Veterinarian Reviewed on June 15, 2012 by Paulina Nelega, RH
Posted in Uncategorized
Cramp bark is a large shrub of the honeysuckle family that can grow to fifteen feet in height. It is native to the lowland forest areas of Scotland and England, and was brought to the northern part of the US and southern Canada. It is customary for cramp bark to be stripped of its bark prior to the changing of its leaves’ color during the fall season. Cramp bark has large white flowers and yields red berries. The berries can be a substitute for cranberries, but should be taken in moderation. Cramp bark is also known by the names of Viburnum opulus, Guelder Black Haw, Dog Rowan Tree, Cranberry Tree, May Elder, Viburnum, May Rose, and King’s Crown.
History and Origin
Cramp bark originated from the Highbush Cranberry. It flourishes under the sun and in moist soil. It matures in the woodland areas, thickets, low grounds, and in hedges. Cramp bark has numerous types of compounds in small amounts. This herb is a native of Africa and Europe, and was later introduced to North America where it spread in huge range zones. Cramp bark has hydroquinones, viopudial, tannis, and coumarins. The active component is viopudial, which is found to be a good muscle antispasmodic. The other constituents are viburnine, Vitamin K, salicin, isovalerianic acid, salicosides, resin, sterol, and arbutin.
Traditionally, Native Americans would utilize the cramp bark in relieving women’s menstrual cramps as well as comforting them from spasms after giving birth. It can also prevent possible miscarriage. The bark is an astringent, antispasmodic, and works as a sedative in the uterus. It also works as a muscle relaxant. Cramp bark is appropriate when used as combination in the treatment of asthma and tension.
Cramp bark eases uterine cramps. It is most considered as a potent uterine antispasmodic because of its antispasmodic constituent scopoletin contents. It works very well in the treatment of menstrual cramps. Cramp bark can stop contractions in cases of premature labor. Even before a child’s delivery, pregnant women use it during the last trimester in order to strengthen uterine muscles for an easy labor. The cramp bark’s antispasmodic constituents can lower blood pressure through the relaxation of vessel walls. With large dosages, it can eradicate muscle spasms, leg cramps, and pain associated with a stiff neck. The bark is prepared by peeling it from the roots, and then it is dried for decoction. Otherwise, in can be made into a glycerin or alcohol tincture. The dosage is typically thirty to sixty drops in an hour for use in acute muscle spasms. When used for painful menstruation, cramp bark should be taken frequently. The starting dose would be a half-dropperful in the first half hour and then gradually increased each hour thereafter until there is an effect.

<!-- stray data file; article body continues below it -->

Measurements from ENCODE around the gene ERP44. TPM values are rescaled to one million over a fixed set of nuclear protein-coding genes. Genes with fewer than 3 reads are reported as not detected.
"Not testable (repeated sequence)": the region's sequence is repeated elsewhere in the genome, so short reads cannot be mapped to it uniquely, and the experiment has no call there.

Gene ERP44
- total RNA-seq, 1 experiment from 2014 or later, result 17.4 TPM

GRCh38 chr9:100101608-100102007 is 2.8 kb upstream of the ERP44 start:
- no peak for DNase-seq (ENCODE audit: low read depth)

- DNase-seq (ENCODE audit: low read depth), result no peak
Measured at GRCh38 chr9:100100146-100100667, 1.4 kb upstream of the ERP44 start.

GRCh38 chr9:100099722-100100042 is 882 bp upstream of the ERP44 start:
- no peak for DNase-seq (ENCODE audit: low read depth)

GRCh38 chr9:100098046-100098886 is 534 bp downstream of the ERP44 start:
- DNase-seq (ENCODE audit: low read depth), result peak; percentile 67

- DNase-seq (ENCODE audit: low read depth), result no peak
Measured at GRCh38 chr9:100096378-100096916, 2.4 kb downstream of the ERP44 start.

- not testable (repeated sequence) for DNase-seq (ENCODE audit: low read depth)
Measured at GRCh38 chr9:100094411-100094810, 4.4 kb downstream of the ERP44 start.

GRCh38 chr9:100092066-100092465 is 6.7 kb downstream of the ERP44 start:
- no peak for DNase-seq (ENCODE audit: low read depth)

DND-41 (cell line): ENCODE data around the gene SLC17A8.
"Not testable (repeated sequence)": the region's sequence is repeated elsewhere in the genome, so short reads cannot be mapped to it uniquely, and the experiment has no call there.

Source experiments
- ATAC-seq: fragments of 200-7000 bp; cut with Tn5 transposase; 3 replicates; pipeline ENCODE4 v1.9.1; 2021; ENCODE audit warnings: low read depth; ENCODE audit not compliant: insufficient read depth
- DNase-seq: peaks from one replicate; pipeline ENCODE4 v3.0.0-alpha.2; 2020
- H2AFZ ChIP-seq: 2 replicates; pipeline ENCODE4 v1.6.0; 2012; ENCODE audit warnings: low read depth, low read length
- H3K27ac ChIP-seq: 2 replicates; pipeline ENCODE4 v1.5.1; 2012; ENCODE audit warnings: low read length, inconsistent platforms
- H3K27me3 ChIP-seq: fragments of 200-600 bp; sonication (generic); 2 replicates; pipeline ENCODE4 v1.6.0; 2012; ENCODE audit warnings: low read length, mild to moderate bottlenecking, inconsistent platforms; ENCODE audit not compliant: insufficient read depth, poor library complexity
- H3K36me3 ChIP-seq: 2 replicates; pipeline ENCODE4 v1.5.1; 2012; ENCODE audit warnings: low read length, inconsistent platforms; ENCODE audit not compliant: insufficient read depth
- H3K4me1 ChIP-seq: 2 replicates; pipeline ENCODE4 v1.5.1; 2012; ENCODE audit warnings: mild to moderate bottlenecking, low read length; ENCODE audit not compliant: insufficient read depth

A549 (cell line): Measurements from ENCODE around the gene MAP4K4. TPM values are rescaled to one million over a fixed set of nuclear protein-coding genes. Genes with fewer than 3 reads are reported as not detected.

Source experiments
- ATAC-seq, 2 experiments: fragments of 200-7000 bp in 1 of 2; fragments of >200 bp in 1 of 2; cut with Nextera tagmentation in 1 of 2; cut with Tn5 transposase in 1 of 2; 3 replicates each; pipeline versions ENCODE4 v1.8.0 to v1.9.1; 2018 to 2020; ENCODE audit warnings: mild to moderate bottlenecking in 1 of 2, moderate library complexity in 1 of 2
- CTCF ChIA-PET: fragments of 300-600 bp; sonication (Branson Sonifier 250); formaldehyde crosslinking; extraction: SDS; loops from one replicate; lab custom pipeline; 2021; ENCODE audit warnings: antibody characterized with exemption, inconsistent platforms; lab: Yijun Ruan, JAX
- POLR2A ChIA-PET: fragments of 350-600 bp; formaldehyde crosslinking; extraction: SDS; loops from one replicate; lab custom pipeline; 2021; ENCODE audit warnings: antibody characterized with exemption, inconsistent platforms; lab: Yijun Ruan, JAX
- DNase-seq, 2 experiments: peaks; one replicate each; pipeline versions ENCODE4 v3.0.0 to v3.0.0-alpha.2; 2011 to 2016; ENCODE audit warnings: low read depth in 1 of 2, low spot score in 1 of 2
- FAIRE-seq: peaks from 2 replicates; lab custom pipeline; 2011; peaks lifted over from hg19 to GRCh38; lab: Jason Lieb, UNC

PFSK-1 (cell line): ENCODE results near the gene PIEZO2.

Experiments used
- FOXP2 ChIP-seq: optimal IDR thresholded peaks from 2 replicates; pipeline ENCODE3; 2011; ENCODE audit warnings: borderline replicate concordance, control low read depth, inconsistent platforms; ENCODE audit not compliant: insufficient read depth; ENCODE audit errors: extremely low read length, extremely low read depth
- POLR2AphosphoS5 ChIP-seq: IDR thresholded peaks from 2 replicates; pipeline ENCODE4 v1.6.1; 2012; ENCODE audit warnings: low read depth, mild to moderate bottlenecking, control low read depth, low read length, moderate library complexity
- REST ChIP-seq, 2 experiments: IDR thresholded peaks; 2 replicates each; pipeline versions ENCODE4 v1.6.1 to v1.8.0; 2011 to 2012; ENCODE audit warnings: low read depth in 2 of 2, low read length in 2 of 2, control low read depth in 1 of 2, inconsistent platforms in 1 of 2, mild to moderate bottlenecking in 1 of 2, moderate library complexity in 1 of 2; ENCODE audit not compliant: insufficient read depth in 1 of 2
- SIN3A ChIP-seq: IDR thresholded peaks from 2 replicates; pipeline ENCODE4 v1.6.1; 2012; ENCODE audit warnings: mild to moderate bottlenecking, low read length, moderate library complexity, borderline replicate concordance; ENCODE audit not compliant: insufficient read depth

Cramp bark possible side effects include vomiting, nausea, and diarrhea. People who are aspirin sensitive will most likely also be sensitive to cramp bark as well. Its ability as a muscle relaxant can affect the body’s organs such as the intestine as well as the skeletal muscles. When cramp bark fails in relieving symptoms of menstrual camps, it could be due to a uterine muscle spasm and not inflammation of the ovary or a case of endometrial infection. When planning to use cramp bark during the last trimester in pregnancy, consulting with a qualified physician or naturopathic doctor is highly advised.
Paulina Nelega, RH, has been in private practice as a Clinical Herbalist for over 15 years. She has developed and taught courses in herbal medicine, and her articles on health have appeared in numerous publications. She is very passionate about the healing power of nature. Ask Dr. Jan